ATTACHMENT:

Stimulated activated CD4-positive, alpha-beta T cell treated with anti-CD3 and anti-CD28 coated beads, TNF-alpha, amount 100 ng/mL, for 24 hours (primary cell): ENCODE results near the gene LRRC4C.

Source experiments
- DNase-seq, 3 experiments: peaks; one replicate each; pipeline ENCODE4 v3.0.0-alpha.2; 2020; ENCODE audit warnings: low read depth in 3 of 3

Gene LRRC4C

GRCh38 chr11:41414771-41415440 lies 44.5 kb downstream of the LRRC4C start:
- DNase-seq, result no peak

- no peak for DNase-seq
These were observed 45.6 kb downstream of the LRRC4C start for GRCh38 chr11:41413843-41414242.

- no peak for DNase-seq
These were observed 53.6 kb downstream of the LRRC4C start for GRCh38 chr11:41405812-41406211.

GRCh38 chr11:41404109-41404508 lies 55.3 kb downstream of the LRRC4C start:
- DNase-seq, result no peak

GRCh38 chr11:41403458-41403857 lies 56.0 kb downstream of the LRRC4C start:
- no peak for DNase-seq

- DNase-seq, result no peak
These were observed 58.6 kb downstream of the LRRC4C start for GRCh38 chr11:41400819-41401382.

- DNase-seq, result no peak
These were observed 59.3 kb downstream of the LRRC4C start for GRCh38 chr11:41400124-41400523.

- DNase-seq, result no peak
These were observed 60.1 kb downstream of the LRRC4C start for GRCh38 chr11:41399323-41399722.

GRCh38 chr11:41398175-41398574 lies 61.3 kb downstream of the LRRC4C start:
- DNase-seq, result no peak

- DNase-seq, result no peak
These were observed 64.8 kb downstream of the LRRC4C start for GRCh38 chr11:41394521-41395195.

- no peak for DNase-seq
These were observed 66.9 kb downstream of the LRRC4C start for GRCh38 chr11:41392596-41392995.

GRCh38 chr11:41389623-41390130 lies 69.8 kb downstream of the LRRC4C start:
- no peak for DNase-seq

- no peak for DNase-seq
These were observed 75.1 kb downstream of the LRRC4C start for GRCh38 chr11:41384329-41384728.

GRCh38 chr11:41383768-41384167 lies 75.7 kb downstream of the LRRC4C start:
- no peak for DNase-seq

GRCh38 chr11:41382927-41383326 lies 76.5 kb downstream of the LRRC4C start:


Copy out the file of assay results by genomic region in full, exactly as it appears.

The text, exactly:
Stimulated activated CD4-positive, alpha-beta T cell treated with anti-CD3 and anti-CD28 coated beads, TNF-alpha, amount 100 ng/mL, for 24 hours (primary cell): ENCODE results near the gene LRRC4C.

Source experiments
- DNase-seq, 3 experiments: peaks; one replicate each; pipeline ENCODE4 v3.0.0-alpha.2; 2020; ENCODE audit warnings: low read depth in 3 of 3

Gene LRRC4C

GRCh38 chr11:41414771-41415440 lies 44.5 kb downstream of the LRRC4C start:
- DNase-seq, result no peak

- no peak for DNase-seq
These were observed 45.6 kb downstream of the LRRC4C start for GRCh38 chr11:41413843-41414242.

- no peak for DNase-seq
These were observed 53.6 kb downstream of the LRRC4C start for GRCh38 chr11:41405812-41406211.

GRCh38 chr11:41404109-41404508 lies 55.3 kb downstream of the LRRC4C start:
- DNase-seq, result no peak

GRCh38 chr11:41403458-41403857 lies 56.0 kb downstream of the LRRC4C start:
- no peak for DNase-seq

- DNase-seq, result no peak
These were observed 58.6 kb downstream of the LRRC4C start for GRCh38 chr11:41400819-41401382.

- DNase-seq, result no peak
These were observed 59.3 kb downstream of the LRRC4C start for GRCh38 chr11:41400124-41400523.

- DNase-seq, result no peak
These were observed 60.1 kb downstream of the LRRC4C start for GRCh38 chr11:41399323-41399722.

GRCh38 chr11:41398175-41398574 lies 61.3 kb downstream of the LRRC4C start:
- DNase-seq, result no peak

- DNase-seq, result no peak
These were observed 64.8 kb downstream of the LRRC4C start for GRCh38 chr11:41394521-41395195.

- no peak for DNase-seq
These were observed 66.9 kb downstream of the LRRC4C start for GRCh38 chr11:41392596-41392995.

GRCh38 chr11:41389623-41390130 lies 69.8 kb downstream of the LRRC4C start:
- no peak for DNase-seq

- no peak for DNase-seq
These were observed 75.1 kb downstream of the LRRC4C start for GRCh38 chr11:41384329-41384728.

GRCh38 chr11:41383768-41384167 lies 75.7 kb downstream of the LRRC4C start:
- no peak for DNase-seq

GRCh38 chr11:41382927-41383326 lies 76.5 kb downstream of the LRRC4C start: